Central to this memoir is the death of the author’s mother. Three story lines are woven together; the first is set in a small town in Colombia in the 1950s and tells how Páramo’s mother met and became entranced by a sweet-talking man who turned out to be poor father and even worse husband. The second story, set in Colombia’s capital of Bogotá a few decades later, tells of the Páramo’s life as the youngest of five siblings under a strict and devoutly Christian mother. The final story takes place after the death of Páramo’s mother, the author’s reunion with her siblings in Colombia, and the process of accepting her mother’s death. A backdrop to the narrative is the political conflicts that disrupted life in Colombia during the last century, conflicts that resulted in senseless violence and fear for everyday people.
Sometimes it seems that authors struggle with weaving stories together, resulting in books that seem erratic and disorganized. My Mother’s Funeral, however, is well-designed and thought-out. It was easy to keep each story line straight, and what’s more, each story line was equally compelling.
Carmen, the author’s mother, I found to be the most relateable person in the book. Though often domineering, her love for her children shines through it. She is the epitome of a loving mother, and I think many readers will recognize their own mothers in her. What’s more, she’s someone most women can easily sympathize with, having survived heartbreak of the worst kind and come out stronger for it. She sounds like a remarkable woman that I would have loved to meet. In an interview for The Latino Author, Páramo said the following about her relationship with her mother:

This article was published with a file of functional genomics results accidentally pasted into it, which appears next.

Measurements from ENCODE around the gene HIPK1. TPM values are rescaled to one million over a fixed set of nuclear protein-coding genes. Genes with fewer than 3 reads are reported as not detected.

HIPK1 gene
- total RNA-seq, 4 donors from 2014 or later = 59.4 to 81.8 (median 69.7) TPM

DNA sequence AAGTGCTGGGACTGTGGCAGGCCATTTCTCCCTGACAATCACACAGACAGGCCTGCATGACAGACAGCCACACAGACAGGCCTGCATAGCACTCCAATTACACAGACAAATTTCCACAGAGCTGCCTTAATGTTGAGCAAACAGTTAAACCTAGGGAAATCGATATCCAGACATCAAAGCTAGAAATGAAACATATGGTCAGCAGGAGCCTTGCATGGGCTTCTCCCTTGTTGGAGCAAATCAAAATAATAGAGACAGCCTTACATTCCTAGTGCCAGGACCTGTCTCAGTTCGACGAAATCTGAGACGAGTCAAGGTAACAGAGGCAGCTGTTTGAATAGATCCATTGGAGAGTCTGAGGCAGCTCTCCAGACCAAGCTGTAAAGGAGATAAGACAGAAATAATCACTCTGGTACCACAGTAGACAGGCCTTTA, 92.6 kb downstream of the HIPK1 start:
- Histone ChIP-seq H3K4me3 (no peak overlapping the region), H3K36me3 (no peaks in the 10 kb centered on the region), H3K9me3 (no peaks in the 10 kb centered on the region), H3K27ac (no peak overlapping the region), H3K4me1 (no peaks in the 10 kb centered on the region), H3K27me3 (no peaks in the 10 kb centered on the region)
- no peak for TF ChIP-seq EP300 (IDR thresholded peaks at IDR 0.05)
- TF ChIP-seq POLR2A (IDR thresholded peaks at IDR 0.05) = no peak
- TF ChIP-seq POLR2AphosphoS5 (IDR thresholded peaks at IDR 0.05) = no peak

I did a lot of crying while writing My Mother’s Funeral. My mother and I had a special bond. It was one that covered a wide spectrum of emotions. Our bond was volatile, mean-spirited, crazy, possessive, complex, loving and in this truth about the nature of motherly love, I recognized the irrefutable truth of my own role as a mother: that my daughter and I will love, dislike, resent, possess, manipulate and drive each other crazy, but underneath the stage on which our differences and conflicts take place there is an unshakable, formidably sturdy foundation of nothing but sheer love. This goes to prove that my mother was right after all. She used to say, “no hay amor mas verdadero que el amor de madre.”
A small piece of criticism is the number of Spanish words and phrases that Páramo left untranslated. I’m lucky enough to have majored in Spanish and spent time living in Spain, but for those who do not have those language skills, getting into the book may be difficult. Fortunately, the excessive number of untranslated items tapers after the first third of the book, making the majority of the book easy for anyone to enjoy.
I think just about anyone could find something about this book that they like. It’s great for fans of history, South American culture, memoirs, and stories about family relationships. Páramo’s voice throughout is clear and shining, and together with a strong story line and engaging characters, she has created a piece of literature that is significant and valuable.
My Mother’s Funeral is available now from CavanKerry Press.